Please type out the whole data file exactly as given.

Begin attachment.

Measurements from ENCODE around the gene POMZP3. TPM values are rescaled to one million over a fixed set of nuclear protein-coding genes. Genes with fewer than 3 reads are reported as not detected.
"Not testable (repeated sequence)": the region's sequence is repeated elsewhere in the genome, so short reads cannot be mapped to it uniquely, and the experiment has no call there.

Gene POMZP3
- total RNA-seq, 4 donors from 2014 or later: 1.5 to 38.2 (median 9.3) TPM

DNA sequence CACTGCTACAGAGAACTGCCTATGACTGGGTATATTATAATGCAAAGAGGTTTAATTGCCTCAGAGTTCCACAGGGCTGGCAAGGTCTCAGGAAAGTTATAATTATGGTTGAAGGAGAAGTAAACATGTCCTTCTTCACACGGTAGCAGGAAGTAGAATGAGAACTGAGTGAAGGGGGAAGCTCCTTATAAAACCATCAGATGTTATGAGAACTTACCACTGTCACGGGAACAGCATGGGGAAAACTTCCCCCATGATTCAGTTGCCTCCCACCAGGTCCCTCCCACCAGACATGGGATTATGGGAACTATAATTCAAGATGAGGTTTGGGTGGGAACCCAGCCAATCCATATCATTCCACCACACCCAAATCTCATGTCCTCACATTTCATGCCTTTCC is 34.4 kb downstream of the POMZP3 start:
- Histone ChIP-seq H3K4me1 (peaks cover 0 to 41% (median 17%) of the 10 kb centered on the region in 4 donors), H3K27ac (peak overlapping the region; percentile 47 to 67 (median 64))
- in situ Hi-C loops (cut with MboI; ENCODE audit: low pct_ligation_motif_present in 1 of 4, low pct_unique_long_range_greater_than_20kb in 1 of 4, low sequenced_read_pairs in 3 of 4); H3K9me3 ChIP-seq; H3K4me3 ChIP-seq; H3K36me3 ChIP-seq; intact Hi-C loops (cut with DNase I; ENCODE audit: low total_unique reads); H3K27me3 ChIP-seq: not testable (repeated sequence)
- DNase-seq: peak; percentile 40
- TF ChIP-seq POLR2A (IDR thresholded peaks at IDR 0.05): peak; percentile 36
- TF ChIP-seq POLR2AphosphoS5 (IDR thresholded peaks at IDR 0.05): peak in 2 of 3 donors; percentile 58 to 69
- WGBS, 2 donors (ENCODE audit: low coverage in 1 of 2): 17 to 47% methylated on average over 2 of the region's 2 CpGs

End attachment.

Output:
Measurements from ENCODE around the gene POMZP3. TPM values are rescaled to one million over a fixed set of nuclear protein-coding genes. Genes with fewer than 3 reads are reported as not detected.
"Not testable (repeated sequence)": the region's sequence is repeated elsewhere in the genome, so short reads cannot be mapped to it uniquely, and the experiment has no call there.

Gene POMZP3
- total RNA-seq, 4 donors from 2014 or later: 1.5 to 38.2 (median 9.3) TPM

DNA sequence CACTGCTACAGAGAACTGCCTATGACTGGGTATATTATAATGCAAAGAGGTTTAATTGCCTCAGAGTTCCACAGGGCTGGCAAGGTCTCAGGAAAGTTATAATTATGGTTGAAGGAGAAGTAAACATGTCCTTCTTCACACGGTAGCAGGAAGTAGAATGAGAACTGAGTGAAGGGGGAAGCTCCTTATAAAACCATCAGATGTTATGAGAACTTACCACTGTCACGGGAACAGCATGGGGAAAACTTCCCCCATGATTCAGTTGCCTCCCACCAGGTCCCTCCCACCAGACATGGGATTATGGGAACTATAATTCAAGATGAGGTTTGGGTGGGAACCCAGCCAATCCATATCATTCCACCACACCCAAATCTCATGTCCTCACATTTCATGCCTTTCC is 34.4 kb downstream of the POMZP3 start:
- Histone ChIP-seq H3K4me1 (peaks cover 0 to 41% (median 17%) of the 10 kb centered on the region in 4 donors), H3K27ac (peak overlapping the region; percentile 47 to 67 (median 64))
- in situ Hi-C loops (cut with MboI; ENCODE audit: low pct_ligation_motif_present in 1 of 4, low pct_unique_long_range_greater_than_20kb in 1 of 4, low sequenced_read_pairs in 3 of 4); H3K9me3 ChIP-seq; H3K4me3 ChIP-seq; H3K36me3 ChIP-seq; intact Hi-C loops (cut with DNase I; ENCODE audit: low total_unique reads); H3K27me3 ChIP-seq: not testable (repeated sequence)
- DNase-seq: peak; percentile 40
- TF ChIP-seq POLR2A (IDR thresholded peaks at IDR 0.05): peak; percentile 36
- TF ChIP-seq POLR2AphosphoS5 (IDR thresholded peaks at IDR 0.05): peak in 2 of 3 donors; percentile 58 to 69
- WGBS, 2 donors (ENCODE audit: low coverage in 1 of 2): 17 to 47% methylated on average over 2 of the region's 2 CpGs